Drug shortages plague CT hospitals
A shortage in medications has plagued hospitals in the U.S., and Connecticut healthcare officials say the state hasn't been spared. "It's pretty dramatic," said Michael W. Culligan, director of pharmacy at St. Francis Hospital and Medical Center in Hartford. "I think most of the public doesn't realize the challenge. Everybody takes these drugs for granted, but this is putting some fear into healthcare about what's going to happen in the future." At any time, there are bound to be shortages of certain medications, but the number has increased significantly in the last few years. According to the American Society of Health-System Pharmacists, 148 drugs were in short supply in 2010, and 157 in 2009. (About three-fourths of these are sterile injectible drugs.) In 2006, the list of medicines in scarce supply was just under 50.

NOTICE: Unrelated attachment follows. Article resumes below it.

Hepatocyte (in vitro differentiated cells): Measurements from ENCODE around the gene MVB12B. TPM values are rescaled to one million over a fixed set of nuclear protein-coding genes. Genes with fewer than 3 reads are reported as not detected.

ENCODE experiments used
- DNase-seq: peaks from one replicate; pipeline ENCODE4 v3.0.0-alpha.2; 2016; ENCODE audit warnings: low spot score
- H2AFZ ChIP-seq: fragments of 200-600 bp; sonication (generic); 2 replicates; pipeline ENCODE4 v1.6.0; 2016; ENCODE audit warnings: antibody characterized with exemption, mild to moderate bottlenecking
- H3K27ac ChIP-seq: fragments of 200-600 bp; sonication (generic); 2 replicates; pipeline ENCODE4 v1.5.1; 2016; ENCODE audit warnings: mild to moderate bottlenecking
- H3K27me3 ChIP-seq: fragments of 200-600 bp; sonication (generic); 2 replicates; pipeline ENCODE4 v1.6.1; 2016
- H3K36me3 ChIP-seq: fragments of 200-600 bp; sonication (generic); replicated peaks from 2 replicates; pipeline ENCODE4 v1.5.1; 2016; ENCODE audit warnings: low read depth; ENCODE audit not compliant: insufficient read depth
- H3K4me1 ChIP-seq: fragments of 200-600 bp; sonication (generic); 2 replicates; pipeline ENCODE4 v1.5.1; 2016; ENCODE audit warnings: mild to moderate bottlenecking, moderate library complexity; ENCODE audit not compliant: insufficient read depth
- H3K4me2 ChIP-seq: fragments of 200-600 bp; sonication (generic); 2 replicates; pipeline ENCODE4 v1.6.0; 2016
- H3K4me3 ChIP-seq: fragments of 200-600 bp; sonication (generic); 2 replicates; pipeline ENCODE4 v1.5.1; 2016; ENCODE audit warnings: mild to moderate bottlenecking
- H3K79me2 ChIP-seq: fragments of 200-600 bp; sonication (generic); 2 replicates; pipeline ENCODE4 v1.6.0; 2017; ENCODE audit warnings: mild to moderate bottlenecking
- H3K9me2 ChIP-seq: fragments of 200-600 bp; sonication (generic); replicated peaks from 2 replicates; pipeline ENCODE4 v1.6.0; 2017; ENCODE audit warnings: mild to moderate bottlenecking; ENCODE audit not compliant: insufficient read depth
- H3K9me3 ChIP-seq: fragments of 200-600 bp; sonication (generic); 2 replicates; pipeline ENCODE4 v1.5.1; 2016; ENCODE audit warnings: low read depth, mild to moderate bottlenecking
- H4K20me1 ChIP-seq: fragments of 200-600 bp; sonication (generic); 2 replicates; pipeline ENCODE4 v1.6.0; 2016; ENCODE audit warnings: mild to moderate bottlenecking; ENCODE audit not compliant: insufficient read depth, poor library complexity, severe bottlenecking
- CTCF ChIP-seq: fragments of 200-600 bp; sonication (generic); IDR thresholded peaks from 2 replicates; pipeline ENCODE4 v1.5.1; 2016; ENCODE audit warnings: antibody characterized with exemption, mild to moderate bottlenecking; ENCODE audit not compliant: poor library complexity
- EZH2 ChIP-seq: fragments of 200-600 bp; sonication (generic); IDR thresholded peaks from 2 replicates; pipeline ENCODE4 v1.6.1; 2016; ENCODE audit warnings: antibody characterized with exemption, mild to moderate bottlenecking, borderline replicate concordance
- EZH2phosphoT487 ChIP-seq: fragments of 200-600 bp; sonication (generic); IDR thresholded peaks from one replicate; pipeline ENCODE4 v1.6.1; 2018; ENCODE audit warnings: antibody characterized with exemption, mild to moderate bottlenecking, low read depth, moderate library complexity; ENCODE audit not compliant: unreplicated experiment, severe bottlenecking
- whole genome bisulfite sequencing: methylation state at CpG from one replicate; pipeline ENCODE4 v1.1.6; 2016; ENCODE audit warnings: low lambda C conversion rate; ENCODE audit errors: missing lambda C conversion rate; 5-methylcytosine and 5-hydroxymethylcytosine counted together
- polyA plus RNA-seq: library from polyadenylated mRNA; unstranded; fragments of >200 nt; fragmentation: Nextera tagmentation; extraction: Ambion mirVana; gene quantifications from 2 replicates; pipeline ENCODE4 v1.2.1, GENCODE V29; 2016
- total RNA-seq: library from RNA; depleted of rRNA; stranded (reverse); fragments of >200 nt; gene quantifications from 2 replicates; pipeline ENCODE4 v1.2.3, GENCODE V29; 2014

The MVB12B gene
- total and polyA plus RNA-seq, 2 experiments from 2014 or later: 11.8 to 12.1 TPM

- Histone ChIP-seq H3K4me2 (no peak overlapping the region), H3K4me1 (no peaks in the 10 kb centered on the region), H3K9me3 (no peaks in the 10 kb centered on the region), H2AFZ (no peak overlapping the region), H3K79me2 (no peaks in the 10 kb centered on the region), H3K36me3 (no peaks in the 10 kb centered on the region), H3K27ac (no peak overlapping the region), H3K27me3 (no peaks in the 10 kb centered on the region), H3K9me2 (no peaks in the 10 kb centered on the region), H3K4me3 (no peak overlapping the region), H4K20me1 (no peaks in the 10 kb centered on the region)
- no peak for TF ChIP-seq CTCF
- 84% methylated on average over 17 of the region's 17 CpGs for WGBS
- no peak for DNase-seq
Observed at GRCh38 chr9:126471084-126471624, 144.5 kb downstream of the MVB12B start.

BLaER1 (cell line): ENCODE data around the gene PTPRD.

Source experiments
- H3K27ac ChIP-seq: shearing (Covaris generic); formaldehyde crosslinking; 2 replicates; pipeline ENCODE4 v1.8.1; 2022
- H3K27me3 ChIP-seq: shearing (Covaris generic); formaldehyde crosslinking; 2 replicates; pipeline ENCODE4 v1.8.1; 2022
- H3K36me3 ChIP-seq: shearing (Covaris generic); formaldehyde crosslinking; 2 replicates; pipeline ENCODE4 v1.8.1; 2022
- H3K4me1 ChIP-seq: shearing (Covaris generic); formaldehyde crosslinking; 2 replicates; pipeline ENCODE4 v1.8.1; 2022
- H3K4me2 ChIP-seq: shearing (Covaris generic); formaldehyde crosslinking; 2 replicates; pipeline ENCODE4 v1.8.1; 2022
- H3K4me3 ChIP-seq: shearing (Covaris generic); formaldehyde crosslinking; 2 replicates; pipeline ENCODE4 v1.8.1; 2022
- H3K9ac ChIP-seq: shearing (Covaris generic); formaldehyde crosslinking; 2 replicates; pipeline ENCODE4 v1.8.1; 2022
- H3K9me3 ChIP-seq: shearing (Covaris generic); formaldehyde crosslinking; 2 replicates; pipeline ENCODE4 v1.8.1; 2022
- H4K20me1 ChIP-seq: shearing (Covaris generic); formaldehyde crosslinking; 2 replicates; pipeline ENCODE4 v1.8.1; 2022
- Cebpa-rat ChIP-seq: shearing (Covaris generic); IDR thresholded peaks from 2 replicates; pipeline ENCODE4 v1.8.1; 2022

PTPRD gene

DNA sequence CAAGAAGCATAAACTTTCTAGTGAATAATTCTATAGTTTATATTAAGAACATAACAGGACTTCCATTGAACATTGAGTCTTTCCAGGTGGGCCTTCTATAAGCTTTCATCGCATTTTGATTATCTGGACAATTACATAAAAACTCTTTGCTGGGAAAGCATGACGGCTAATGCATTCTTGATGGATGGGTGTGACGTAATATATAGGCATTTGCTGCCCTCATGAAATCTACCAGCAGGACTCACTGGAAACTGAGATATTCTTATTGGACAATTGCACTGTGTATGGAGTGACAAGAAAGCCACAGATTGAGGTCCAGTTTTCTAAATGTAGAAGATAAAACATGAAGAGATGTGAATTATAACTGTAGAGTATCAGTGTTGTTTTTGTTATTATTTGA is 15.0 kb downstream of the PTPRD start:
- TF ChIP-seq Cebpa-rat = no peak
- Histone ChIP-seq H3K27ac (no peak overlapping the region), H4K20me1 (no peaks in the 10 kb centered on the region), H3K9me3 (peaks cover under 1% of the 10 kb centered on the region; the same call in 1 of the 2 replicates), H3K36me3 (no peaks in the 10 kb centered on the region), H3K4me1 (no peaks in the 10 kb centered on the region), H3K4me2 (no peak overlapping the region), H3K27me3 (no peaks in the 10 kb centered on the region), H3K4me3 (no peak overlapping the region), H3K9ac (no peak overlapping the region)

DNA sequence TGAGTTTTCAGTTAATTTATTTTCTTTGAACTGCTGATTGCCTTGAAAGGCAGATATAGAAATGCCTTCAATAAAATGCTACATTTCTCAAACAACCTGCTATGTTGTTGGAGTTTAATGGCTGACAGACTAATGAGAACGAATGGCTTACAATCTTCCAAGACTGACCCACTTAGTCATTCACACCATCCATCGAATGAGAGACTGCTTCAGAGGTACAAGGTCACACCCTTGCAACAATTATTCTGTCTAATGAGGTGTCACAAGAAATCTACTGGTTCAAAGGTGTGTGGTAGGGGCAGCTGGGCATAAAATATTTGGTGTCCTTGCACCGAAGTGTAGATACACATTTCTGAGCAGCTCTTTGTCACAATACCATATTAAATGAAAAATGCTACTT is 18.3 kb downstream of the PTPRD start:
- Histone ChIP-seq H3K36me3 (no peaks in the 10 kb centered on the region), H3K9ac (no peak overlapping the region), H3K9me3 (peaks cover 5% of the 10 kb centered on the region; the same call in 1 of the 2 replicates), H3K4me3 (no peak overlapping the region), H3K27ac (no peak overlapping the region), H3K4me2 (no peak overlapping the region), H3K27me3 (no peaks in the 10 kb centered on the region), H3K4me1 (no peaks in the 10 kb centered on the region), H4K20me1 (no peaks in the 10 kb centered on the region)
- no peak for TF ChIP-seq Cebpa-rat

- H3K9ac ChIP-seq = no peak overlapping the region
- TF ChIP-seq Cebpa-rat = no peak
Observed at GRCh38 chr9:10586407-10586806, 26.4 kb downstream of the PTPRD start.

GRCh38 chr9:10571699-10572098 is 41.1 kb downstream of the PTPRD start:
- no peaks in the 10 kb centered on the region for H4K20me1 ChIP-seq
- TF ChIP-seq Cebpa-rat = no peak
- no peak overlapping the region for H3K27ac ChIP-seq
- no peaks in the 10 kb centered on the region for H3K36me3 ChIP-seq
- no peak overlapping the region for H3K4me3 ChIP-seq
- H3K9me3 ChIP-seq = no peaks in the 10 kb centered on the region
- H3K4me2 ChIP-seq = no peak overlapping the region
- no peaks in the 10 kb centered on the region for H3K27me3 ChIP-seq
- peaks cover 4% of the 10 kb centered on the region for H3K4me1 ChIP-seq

- CFO Exchange: Smartphones Poised to Disrupt Healthcare, Says Topol
- Consumerism Drives Healthcare Branding, Rebranding Efforts
- PA Ranks See 'Phenomenal Growth,' Lack of Diversity
- CNO on Hospital Redesign: 'You Can't Over-Communicate'
- How Digital Strategy Shapes Patient Engagement at Boston Children's Hospital
- 3 Traits Personality Assessments Can't Reveal
- Antibiotic Overuse a 'Huge Threat' to Patient Safety, Says CDC
- Half of All Primary Care, Internal Medicine Jobs Unfilled in 2013
- Carondelet to Pay $35M to Settle Fraud Allegations
- CHS Hacked, 4.5M Patient Records Compromised